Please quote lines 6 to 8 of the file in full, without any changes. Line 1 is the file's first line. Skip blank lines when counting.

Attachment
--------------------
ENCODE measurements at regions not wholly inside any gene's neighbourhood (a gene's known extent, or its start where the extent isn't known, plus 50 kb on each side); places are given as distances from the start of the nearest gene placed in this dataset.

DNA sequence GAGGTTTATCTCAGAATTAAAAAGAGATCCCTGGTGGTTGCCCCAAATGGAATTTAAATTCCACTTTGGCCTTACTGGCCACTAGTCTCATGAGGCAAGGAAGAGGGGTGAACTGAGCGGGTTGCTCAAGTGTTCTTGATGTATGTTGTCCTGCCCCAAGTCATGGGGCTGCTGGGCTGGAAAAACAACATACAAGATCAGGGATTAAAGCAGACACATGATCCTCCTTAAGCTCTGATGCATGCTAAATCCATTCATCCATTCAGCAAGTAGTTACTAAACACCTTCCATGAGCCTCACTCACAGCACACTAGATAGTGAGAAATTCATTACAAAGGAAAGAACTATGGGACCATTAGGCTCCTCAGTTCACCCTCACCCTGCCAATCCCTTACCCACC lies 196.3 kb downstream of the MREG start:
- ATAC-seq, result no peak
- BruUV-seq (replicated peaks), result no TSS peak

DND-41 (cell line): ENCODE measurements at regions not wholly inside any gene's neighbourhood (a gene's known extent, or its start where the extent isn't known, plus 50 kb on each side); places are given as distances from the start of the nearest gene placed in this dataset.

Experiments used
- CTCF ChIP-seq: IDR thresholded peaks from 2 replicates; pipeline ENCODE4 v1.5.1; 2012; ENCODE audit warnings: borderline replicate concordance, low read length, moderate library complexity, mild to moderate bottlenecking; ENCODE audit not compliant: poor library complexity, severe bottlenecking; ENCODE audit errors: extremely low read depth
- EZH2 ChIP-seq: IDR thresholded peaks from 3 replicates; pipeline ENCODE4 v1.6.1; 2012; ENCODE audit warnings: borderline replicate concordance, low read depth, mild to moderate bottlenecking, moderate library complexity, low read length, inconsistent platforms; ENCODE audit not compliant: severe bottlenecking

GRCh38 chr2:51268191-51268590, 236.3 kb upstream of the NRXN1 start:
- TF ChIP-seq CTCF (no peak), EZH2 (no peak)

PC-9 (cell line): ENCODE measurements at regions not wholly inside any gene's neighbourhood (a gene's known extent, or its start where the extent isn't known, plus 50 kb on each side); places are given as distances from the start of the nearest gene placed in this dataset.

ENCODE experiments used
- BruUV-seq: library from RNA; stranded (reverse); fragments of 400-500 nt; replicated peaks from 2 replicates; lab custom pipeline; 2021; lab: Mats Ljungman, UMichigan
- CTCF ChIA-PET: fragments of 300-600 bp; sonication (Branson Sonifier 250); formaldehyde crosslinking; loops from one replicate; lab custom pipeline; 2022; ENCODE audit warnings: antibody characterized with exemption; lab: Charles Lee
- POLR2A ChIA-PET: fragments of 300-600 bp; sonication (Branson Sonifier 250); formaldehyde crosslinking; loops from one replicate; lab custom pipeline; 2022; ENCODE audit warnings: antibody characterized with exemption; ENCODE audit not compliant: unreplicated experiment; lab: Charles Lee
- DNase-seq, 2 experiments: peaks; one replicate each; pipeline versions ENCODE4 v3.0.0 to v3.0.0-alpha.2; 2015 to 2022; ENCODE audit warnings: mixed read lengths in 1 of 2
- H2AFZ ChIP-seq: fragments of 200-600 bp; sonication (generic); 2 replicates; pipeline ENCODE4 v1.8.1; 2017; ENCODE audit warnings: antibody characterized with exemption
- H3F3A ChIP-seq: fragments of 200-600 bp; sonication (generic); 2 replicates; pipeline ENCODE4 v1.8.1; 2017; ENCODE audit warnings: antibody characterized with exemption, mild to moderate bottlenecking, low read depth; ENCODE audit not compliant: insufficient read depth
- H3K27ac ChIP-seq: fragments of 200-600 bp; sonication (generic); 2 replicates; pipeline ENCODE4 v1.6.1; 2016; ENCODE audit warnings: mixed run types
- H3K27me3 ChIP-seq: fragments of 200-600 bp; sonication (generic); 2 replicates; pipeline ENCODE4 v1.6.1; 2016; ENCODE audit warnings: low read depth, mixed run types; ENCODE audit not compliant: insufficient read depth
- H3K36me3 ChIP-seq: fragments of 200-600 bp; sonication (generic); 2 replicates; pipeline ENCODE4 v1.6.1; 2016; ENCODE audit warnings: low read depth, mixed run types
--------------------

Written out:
Experiments used
- CTCF ChIP-seq: IDR thresholded peaks from 2 replicates; pipeline ENCODE4 v1.5.1; 2012; ENCODE audit warnings: borderline replicate concordance, low read length, moderate library complexity, mild to moderate bottlenecking; ENCODE audit not compliant: poor library complexity, severe bottlenecking; ENCODE audit errors: extremely low read depth
- EZH2 ChIP-seq: IDR thresholded peaks from 3 replicates; pipeline ENCODE4 v1.6.1; 2012; ENCODE audit warnings: borderline replicate concordance, low read depth, mild to moderate bottlenecking, moderate library complexity, low read length, inconsistent platforms; ENCODE audit not compliant: severe bottlenecking